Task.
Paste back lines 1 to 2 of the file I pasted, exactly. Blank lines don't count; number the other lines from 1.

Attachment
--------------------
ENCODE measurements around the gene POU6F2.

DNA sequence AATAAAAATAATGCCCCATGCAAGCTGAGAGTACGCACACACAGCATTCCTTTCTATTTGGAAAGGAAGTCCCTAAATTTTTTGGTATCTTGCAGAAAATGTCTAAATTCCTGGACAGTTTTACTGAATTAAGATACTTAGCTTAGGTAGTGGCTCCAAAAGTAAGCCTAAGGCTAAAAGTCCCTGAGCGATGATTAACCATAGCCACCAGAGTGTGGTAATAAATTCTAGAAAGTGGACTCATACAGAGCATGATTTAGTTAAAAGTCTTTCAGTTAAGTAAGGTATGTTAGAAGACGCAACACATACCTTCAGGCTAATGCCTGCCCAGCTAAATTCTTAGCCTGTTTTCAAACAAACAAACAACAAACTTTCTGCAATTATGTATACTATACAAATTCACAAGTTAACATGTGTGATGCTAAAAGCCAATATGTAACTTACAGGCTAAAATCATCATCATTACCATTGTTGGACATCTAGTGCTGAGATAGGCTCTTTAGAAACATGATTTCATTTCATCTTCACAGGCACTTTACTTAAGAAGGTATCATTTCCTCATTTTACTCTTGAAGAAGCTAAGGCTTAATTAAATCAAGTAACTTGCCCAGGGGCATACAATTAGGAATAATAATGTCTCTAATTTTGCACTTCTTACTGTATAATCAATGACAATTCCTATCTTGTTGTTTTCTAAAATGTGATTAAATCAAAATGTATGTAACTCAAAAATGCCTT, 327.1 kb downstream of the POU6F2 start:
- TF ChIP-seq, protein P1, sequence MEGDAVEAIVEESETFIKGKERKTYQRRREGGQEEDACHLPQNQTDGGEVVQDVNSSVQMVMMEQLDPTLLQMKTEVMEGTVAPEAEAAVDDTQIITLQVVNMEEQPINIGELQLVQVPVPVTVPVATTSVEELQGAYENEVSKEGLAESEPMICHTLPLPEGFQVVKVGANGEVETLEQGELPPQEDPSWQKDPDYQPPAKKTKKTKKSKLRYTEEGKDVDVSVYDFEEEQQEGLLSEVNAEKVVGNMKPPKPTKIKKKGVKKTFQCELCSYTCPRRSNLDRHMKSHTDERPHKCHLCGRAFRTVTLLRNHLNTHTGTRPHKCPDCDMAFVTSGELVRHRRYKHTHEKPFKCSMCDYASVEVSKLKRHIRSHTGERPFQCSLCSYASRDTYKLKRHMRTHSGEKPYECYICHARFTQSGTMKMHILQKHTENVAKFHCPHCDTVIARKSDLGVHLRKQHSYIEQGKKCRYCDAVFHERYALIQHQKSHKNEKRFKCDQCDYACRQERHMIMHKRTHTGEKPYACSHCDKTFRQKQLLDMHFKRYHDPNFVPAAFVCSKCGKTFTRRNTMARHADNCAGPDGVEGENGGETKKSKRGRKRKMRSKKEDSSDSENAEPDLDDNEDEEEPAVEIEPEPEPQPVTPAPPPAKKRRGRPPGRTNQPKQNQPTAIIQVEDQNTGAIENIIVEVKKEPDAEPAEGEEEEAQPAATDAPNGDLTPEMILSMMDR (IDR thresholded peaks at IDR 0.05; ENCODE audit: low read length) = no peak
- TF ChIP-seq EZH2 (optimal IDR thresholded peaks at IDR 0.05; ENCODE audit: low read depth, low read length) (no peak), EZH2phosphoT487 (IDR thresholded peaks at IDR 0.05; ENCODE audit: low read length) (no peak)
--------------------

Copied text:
ENCODE measurements around the gene POU6F2.

DNA sequence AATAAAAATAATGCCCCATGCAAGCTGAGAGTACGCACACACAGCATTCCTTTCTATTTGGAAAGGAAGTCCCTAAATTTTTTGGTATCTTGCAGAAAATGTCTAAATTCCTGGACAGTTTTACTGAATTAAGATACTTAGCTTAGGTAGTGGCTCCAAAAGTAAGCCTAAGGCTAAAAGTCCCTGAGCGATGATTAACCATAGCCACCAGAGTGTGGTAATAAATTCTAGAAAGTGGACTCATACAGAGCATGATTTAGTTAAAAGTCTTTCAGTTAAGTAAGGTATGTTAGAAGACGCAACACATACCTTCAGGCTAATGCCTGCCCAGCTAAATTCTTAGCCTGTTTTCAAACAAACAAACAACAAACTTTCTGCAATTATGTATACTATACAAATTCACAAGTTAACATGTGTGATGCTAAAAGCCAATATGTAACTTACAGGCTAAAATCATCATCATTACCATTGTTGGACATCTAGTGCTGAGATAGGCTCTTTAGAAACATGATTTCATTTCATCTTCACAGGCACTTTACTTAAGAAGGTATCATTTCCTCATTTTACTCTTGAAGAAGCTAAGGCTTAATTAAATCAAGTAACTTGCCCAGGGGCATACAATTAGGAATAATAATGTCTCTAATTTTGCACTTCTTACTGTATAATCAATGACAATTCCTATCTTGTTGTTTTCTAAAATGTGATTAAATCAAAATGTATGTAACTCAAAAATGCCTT, 327.1 kb downstream of the POU6F2 start: